Why I Hope “Ben-Hur” Bombs

“I would encourage people – anytime Hollywood makes an effort and they’re sincere, we should support that, because how else are we going to get what we need if we don’t give a reward when somebody delivers? Faith driven consumers need to make an effort to say, ‘Hey, this is what I want.’ they need to advocate for themselves and join with us in advocating for the faith-based community.”
~ Chris Stone, founder of Faith Driven Consumer

“Is this brand of evangelical pablum — full of piety and pageantry, but largely devoid of artistic merit or spiritual insight — what the Christian audience wants from its screen entertainment? To even pose that question is to fall into the trap that so many Hollywood decision makers have since the smash success of ‘The Passion of the Christ’ 12 years ago: They effectively niche-ified ‘the Christian audience,’ turning it into some sort of distant, monolithic entity that could, if properly courted, deliver an embarrassment of box-office riches. In the eyes of the industry, Christian moviegoers are little more than like-minded robots with a more God-fearing set of aesthetic taste buds than everyone else, and who routinely shun serious, provocative art but will embrace a movie that ends with a worship song and an altar call.”
~ Justin Chang, Los Angeles Times

Why I hope Ben-Hur (2016) bombs:

Mark Burnett and Roma Downey.

Ever since they made the History Channel series The Bible (2013), Mark Burnett and Roma Downey have been the go-to people in the Christian film industry:

Every filmmaker, I think it’s safe to say, wants their film to makes its money back.

To me, with the hiring of Mark Burnett and Roma Downey, the filmmakers are making their desire clear: Please give me your money. The thinking being: Hey, that Bible series was one of the most popular series ever. And it was made by Mark Burnett and Roma Downey. If we get them on our team, we’re golden.

To me, the hiring of Mark Burnett and Roma Downey proves that these films (Little Boy, Woodlawn, Heaven Is For Real, and Ben-Hur) are businesses first and art second.

If you want to know what Jesus thinks about people using God to make a profit, read Matthew 21:12 — 13.

I want Ben-Hur to bomb to show Christian filmmakers that there is more to making a good film than having recognizable names promote it.

One more thing:

Christians: If you want to make films that change the world, than take a page out of Miyazaki’s playbook:

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4 thoughts on “Why I Hope “Ben-Hur” Bombs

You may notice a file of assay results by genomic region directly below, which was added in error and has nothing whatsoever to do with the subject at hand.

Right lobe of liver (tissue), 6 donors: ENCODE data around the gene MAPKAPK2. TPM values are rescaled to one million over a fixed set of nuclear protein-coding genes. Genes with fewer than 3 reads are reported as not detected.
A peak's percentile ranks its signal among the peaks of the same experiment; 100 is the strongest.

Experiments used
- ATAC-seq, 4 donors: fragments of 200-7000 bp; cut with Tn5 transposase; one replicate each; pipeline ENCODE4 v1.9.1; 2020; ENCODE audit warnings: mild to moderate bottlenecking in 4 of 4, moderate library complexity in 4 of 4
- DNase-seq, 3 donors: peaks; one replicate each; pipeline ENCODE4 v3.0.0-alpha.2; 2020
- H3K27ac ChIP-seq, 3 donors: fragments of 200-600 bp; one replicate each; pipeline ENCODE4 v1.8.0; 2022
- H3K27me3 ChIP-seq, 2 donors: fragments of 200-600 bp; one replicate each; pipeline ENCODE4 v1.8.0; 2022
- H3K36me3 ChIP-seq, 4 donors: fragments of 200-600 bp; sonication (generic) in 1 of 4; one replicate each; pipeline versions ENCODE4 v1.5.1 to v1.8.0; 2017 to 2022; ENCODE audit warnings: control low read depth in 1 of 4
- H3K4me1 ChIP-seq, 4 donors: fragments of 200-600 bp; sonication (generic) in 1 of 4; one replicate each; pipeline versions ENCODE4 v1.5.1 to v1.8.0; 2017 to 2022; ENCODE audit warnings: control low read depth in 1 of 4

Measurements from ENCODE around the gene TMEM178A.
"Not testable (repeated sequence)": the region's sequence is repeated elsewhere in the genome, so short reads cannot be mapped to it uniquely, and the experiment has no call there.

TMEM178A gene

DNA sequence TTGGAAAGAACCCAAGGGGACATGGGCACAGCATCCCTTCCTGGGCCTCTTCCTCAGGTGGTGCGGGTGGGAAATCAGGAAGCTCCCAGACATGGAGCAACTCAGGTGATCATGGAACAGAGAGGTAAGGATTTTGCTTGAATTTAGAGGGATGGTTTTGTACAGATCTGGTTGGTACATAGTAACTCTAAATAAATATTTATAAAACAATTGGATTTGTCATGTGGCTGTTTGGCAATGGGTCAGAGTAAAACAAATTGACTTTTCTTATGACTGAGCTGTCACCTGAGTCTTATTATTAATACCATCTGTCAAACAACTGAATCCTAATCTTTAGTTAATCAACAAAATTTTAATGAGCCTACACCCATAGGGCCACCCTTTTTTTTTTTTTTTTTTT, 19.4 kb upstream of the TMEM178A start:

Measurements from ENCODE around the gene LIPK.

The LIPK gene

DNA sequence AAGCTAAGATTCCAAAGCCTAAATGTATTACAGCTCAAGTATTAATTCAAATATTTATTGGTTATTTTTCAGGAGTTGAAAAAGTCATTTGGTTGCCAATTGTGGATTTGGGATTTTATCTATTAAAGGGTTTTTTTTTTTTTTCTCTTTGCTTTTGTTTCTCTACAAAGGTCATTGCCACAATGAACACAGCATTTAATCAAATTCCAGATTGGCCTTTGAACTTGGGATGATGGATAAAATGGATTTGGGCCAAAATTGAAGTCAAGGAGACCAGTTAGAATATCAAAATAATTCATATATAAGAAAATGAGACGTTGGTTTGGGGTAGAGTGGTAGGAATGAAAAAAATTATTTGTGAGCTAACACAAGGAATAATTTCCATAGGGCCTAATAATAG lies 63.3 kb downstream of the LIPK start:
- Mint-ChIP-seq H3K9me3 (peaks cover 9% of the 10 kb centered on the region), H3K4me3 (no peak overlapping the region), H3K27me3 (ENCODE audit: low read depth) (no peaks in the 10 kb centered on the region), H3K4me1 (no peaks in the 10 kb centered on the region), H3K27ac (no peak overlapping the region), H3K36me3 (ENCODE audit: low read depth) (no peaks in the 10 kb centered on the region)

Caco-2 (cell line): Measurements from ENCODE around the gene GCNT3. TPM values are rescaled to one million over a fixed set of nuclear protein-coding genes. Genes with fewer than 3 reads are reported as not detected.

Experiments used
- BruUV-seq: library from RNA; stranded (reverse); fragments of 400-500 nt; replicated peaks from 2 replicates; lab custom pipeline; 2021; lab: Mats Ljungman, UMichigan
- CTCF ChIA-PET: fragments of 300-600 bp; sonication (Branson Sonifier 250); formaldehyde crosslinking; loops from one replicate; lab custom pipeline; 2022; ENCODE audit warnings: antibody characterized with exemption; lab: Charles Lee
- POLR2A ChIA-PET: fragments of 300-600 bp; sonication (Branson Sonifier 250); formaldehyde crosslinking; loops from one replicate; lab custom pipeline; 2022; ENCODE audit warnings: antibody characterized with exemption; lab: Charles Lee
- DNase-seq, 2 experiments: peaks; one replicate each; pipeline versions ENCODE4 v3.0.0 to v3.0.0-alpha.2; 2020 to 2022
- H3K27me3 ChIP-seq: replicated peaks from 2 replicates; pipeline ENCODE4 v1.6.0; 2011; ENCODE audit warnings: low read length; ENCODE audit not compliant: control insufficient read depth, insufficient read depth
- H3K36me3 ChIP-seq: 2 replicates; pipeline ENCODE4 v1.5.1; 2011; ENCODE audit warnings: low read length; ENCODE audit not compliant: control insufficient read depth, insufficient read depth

1. Sounds like you’ve already passed judgment on Ben-Hur without even having seen the film, and you believe for some odd reason that if it doesn’t bomb it’s only because Burnett and Downey were involved. I am having a hard time following your argument, but you’re bias is certainly crystal clear. Hey, so why couldn’t Ben-Hur be a success due to it’s actually GOOD? Ever thought of that?

    1. “Sounds like you’ve already passed judgment on Ben-Hur without even having seen the film…”

      This blog post is not my review of the film. My review of the film — my “judgement” of the film — will come later.

      “…you believe for some odd reason that if it doesn’t bomb it’s only because Burnett and Downey were involved.”

      Where do I say that in this blog post?

      The reason I ask is: It sounds like you’re putting words in my mouth.

      “Ever thought of that?”

      I have.

      Ben-Hur could be a very good movie. And I hope that everyone who sees it thinks it is: No one likes walking out of a theater thinking they waster their time. But, nothing I’ve seen of the film makes me think it’ll be good. Judging from the previews: It won’t be the worst thing I’ve ever seen — that would The Garbage Pail Kids — but it’ll be nothing mind-blowing either.

    2. Reading through your comment again, I think I found what you were talking about when you said:

      “…you believe for some odd reason that if it doesn’t bomb it’s only because Burnett and Downey were involved.”

      You were talking about this, I think:

      “I want Ben-Hur to bomb to show Christian filmmakers that there is more to making a good film than having recognizable names promote it.”

      If there was ever a good reason to hope a movie would bomb, I think it would be this:

      So that the filmmakers will be more aware of what it takes to make, and try harder to make, a good film.

      You’re right: I don’t know how much the filmmakers are depending on Mark Burnett and Roma Downey. But, I know the filmmakers are depending on them in some way. And when it comes to making a film, I want a film to succeed not because of the talent behind it — because people threw their money at the screen because they saw that people they like made it — but because it was just a good film.

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